Scott Bruce knows a thing or two about what scares us. As a medieval historian at Fordham University, Bruce focuses on early monastic traditions, but he’s also the editor of Penguin Classics anthologies on hell and the undead. His latest collection, The Penguin Book of Dragons (October 2021), is a guide to the fantastic beasts and where to find them in the world’s mythological and literary traditions.

From 19th-century newspaper reports of monsters in America’s Wild West to ancient Japanese beasts that were more worried about giant centipedes than puny human weapons, Bruce explores how the idea of what a dragon is varies by place and time—something that it shares with our notions of the afterlife. And, like tales of hell and ghosts, dragon stories serve some purpose in this world, rather than the next.

Atlas Obscura spoke with Bruce about ghosts, gravedigging, and why we need dragons.

How did you start down the path to hell (and your other areas of interest)?

I came of age in the 70s and spent a lot of time reading comic books. It was back in the day when your dad could send you down to the corner store to buy him a pack of cigarettes when you were like six. My dad did this regularly, and would say “Here’s a quarter for a comic book.” I also gravitated toward fantastic movies that would be on television on a Sunday afternoon, like The Seven Voyages of Sinbad and Jason and the Argonauts. I loved myth, I loved fantasy, I loved sci-fi. I was also an avid Dungeons & Dragons player. I credit my literacy and any lecturing skills I have to being a dungeon master when I was young.

In grad school, I started studying monastic communities. Imagine my delight to discover the monks were also interested in ghosts and dragons and hell, all the imagery that would inform the literature I read.

The eternal torments of hell are a common theme in early Christian art and literature.
The eternal torments of hell are a common theme in early Christian art and literature. Fred de Noyelle/Getty Images

You worked as a gravedigger for a time to put yourself through college in Toronto. How did that shape your work now?

It’s hard work. In the Canadian winter, the ground was often frozen so we’d use jackhammers. But at the same time, it brought out another aspect of me that I use as a historian: It made me very empathetic. I had to deal with people who were in mourning. And whether that’s somebody in your immediate present or you’re reading about someone a thousand years ago, empathy is the key to good history, at least the kind of history I do, because I take seriously the things that these people think and feel. Behind all this belief is feeling.

Why do you think stories of hell and ghosts are so universal?

The undead and hell are connected. Every culture thinks about them. There is no purely nihilistic culture that denies an afterlife, though there may be individuals within a culture who do. For most people, there’s this hope that the story continues, and then we have to populate that with ideas about how it continues. That act of imagining all comes out of our own uncertainty about what happens at the end of our story, and what the new story, if there is one, will be. Ghost stories are not static, they change, their meaning changes, and they often teach us something about what’s to come. The hell one is very similar. Something like 54 percent of Americans believe in hell, a place where people are punished for their sins—but only three or four percent believe they’re going there, which I think is very telling.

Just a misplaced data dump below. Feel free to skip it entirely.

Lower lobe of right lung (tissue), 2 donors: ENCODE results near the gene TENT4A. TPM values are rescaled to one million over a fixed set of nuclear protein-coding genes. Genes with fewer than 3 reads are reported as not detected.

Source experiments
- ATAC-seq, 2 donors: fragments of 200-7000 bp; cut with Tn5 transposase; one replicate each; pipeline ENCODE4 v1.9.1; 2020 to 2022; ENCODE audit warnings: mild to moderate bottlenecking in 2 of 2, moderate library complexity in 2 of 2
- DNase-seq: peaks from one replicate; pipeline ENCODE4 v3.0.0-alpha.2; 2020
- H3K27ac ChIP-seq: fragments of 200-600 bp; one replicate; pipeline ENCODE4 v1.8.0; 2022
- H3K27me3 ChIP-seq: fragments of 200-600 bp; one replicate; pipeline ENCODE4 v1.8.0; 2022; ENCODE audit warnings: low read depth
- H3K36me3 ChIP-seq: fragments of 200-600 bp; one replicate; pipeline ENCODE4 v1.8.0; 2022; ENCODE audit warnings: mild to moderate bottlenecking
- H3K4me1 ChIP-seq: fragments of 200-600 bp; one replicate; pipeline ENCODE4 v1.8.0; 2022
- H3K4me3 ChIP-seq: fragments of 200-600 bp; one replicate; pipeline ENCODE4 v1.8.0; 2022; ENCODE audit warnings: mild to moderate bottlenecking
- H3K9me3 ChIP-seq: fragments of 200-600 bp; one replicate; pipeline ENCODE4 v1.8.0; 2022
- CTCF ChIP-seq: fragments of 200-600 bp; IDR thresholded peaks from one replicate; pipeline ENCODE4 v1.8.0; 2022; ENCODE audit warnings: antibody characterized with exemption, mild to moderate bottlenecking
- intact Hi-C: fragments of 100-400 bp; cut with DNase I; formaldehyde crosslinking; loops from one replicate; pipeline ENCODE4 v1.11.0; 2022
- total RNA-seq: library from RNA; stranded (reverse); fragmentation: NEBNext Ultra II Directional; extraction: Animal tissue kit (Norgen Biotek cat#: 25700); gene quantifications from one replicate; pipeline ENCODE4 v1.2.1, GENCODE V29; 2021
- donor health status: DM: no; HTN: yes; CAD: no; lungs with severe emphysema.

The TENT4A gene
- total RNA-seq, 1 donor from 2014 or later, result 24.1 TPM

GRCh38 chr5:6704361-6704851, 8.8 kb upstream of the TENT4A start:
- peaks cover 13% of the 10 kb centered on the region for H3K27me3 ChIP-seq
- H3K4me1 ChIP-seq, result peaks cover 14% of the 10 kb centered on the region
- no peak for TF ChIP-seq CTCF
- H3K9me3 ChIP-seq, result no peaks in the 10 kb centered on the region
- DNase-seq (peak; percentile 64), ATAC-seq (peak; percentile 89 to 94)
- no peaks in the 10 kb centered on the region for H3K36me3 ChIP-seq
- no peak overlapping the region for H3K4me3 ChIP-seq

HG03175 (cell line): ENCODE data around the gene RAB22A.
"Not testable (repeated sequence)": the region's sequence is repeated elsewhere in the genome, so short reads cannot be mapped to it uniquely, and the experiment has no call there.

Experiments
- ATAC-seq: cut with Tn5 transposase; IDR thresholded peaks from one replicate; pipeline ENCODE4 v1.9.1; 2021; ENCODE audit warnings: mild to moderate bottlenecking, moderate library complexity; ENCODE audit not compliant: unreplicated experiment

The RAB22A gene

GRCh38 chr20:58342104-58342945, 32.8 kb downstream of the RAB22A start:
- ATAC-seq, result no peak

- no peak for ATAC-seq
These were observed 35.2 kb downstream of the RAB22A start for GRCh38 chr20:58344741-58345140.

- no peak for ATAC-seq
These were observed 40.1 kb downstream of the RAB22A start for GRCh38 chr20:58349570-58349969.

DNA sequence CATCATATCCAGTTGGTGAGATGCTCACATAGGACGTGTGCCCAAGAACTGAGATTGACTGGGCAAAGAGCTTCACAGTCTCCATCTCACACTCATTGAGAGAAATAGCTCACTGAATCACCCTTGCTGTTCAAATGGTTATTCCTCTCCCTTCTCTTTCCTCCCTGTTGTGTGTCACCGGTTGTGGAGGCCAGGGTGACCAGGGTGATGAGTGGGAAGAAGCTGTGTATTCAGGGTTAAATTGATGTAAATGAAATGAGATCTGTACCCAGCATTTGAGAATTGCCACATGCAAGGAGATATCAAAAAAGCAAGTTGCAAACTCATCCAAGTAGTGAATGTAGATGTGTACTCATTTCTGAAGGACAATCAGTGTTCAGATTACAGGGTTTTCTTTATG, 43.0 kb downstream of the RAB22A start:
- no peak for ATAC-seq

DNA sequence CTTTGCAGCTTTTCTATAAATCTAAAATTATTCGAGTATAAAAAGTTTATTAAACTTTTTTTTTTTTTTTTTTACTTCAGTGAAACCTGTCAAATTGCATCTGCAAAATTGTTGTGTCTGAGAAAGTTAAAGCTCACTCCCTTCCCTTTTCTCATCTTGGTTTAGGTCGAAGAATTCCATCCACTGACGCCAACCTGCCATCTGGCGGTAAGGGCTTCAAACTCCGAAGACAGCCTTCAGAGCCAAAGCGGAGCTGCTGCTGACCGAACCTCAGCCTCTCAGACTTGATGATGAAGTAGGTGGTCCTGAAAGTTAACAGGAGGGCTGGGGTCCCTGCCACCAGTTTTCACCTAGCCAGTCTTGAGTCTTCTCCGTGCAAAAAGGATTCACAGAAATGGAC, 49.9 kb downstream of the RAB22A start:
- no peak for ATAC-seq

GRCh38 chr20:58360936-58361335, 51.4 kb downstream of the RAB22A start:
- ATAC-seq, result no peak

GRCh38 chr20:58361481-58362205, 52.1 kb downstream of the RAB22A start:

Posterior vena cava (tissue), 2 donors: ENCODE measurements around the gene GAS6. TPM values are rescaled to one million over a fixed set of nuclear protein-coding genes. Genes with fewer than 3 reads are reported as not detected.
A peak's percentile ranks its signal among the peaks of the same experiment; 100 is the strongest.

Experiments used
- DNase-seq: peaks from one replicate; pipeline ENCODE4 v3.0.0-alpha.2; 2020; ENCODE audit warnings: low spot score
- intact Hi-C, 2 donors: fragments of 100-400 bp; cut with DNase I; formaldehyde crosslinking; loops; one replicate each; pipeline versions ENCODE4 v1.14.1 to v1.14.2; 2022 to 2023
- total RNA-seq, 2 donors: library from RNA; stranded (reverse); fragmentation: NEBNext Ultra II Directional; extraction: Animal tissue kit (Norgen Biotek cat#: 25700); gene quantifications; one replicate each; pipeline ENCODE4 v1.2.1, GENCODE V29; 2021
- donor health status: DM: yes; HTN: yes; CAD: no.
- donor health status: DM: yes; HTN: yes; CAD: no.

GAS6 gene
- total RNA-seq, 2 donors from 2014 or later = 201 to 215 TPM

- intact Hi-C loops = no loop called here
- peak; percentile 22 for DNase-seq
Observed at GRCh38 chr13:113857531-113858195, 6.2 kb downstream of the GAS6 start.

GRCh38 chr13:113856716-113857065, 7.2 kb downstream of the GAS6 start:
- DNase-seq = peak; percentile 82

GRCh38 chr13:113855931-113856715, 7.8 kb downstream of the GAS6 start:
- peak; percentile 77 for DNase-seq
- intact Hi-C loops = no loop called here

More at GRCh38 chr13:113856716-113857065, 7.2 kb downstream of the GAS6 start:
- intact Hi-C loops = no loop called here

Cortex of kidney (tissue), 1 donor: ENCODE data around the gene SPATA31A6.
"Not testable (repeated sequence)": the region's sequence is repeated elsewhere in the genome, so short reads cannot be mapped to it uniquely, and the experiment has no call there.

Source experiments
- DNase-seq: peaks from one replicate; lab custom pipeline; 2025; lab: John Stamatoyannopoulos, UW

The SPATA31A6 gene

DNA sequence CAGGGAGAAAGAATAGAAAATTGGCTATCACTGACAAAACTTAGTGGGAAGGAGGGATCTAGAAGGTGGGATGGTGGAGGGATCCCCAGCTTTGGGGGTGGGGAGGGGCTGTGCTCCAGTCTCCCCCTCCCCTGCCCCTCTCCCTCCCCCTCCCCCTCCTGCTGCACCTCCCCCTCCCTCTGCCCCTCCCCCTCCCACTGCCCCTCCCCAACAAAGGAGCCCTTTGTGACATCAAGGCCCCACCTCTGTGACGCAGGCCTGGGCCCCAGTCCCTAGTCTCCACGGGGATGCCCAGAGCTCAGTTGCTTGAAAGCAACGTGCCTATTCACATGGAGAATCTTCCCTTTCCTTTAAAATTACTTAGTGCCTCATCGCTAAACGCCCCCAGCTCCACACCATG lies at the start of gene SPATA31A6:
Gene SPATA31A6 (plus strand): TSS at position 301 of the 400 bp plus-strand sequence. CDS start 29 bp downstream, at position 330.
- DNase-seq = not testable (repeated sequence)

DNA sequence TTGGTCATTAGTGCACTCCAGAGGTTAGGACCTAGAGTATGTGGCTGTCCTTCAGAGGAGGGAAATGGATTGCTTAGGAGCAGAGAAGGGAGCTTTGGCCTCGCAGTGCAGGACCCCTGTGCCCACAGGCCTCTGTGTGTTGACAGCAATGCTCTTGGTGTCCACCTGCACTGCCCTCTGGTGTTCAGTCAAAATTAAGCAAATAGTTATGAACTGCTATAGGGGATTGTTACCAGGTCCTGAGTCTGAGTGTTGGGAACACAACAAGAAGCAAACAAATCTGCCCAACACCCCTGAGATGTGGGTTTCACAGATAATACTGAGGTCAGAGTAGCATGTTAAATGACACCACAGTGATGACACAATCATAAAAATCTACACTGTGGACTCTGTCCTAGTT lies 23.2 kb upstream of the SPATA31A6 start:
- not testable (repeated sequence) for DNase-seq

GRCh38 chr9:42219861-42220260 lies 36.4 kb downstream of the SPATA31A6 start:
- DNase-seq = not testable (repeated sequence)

What about the near-universal cultural references to dragons?

I think dragons are there because they are the creature against which we measure the virtue of our heroes. In Western culture, where martial prowess is the key thing, whether they are soldiers or saints, you need something that is superhuman against which to fight. But in Eastern cultures, it’s also the measure of courage. In one of the Japanese stories in the book, a dragon comes to a warrior and says, “Look, my family needs your help because there’s an even worse monster, a giant centipede that’s going to eat us all, and I know you are a brave and virtuous human being. Can you save us from it?” and that also bears the measure of the hero’s generosity, because he does go and save them. We need dragons in a sense because they provide us with a rod against which we measure the heroism of our heroes.

In Western traditions, dragons serve as a way to measure the martial prowess of a hero.
In Western traditions, dragons serve as a way to measure the martial prowess of a hero. duncan1890/Getty Images

What do you make of the ubiquity of dragons in pop culture today, from Game of Thrones to the cute dragon emojis on our smartphones?

It began a hundred years ago, when dragons were effectively domesticated. In the late 19th century, people started writing children’s stories where the dragon in the story is friendly and nice. [Now] they’re everywhere. You can’t escape them. I think now that we’ve mastered them, we feel like we own them.

There’s a bigger thesis that can be made here, in that the 20th century really saw the domestication of all sorts of imaginary creatures that we used to think of as frightening. Angels used to be considered extremely frightening. When my medieval monks encounter angels they are terrified of them. And angels are usually angry, too. They’re not nice. Similarly, vampires used to be frightening and now they’re teenage love interests. [With dragons], the coolness factor is that they’re big and potentially scary, but they don’t have to be scary if we can control them. So dragons are now like your really fancy, big dog.

This interview has been edited for length and clarity.